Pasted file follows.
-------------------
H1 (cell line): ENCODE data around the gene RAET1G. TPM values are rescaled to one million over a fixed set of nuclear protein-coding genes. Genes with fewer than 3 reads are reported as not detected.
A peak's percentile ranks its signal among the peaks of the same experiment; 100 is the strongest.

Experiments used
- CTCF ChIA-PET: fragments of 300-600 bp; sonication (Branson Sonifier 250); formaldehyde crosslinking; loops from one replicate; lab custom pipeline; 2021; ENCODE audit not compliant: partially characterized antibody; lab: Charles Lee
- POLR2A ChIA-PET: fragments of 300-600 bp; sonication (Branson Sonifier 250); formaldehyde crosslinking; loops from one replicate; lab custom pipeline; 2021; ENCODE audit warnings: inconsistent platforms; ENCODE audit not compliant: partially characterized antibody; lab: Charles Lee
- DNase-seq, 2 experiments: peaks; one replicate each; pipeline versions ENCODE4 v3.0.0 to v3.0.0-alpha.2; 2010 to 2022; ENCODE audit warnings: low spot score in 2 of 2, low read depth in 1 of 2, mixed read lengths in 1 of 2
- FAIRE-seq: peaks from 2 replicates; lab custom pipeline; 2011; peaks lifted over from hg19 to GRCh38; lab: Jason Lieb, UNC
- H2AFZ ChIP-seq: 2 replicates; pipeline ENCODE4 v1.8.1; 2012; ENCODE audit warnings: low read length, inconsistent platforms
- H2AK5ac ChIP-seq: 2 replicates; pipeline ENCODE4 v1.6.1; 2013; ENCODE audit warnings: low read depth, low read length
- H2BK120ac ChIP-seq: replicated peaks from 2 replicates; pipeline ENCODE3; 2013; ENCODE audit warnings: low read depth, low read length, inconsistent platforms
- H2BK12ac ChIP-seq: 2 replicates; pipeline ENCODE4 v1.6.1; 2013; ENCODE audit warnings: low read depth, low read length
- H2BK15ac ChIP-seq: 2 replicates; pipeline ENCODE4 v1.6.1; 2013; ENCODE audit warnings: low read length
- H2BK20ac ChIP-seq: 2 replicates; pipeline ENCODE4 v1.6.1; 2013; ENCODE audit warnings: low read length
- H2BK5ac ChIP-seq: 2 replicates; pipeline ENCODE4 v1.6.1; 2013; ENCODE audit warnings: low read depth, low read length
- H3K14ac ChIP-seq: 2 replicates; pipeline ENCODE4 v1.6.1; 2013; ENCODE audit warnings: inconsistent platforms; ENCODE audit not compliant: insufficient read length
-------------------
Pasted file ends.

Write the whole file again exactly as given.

H1 (cell line): ENCODE data around the gene RAET1G. TPM values are rescaled to one million over a fixed set of nuclear protein-coding genes. Genes with fewer than 3 reads are reported as not detected.
A peak's percentile ranks its signal among the peaks of the same experiment; 100 is the strongest.

Experiments used
- CTCF ChIA-PET: fragments of 300-600 bp; sonication (Branson Sonifier 250); formaldehyde crosslinking; loops from one replicate; lab custom pipeline; 2021; ENCODE audit not compliant: partially characterized antibody; lab: Charles Lee
- POLR2A ChIA-PET: fragments of 300-600 bp; sonication (Branson Sonifier 250); formaldehyde crosslinking; loops from one replicate; lab custom pipeline; 2021; ENCODE audit warnings: inconsistent platforms; ENCODE audit not compliant: partially characterized antibody; lab: Charles Lee
- DNase-seq, 2 experiments: peaks; one replicate each; pipeline versions ENCODE4 v3.0.0 to v3.0.0-alpha.2; 2010 to 2022; ENCODE audit warnings: low spot score in 2 of 2, low read depth in 1 of 2, mixed read lengths in 1 of 2
- FAIRE-seq: peaks from 2 replicates; lab custom pipeline; 2011; peaks lifted over from hg19 to GRCh38; lab: Jason Lieb, UNC
- H2AFZ ChIP-seq: 2 replicates; pipeline ENCODE4 v1.8.1; 2012; ENCODE audit warnings: low read length, inconsistent platforms
- H2AK5ac ChIP-seq: 2 replicates; pipeline ENCODE4 v1.6.1; 2013; ENCODE audit warnings: low read depth, low read length
- H2BK120ac ChIP-seq: replicated peaks from 2 replicates; pipeline ENCODE3; 2013; ENCODE audit warnings: low read depth, low read length, inconsistent platforms
- H2BK12ac ChIP-seq: 2 replicates; pipeline ENCODE4 v1.6.1; 2013; ENCODE audit warnings: low read depth, low read length
- H2BK15ac ChIP-seq: 2 replicates; pipeline ENCODE4 v1.6.1; 2013; ENCODE audit warnings: low read length
- H2BK20ac ChIP-seq: 2 replicates; pipeline ENCODE4 v1.6.1; 2013; ENCODE audit warnings: low read length
- H2BK5ac ChIP-seq: 2 replicates; pipeline ENCODE4 v1.6.1; 2013; ENCODE audit warnings: low read depth, low read length
- H3K14ac ChIP-seq: 2 replicates; pipeline ENCODE4 v1.6.1; 2013; ENCODE audit warnings: inconsistent platforms; ENCODE audit not compliant: insufficient read length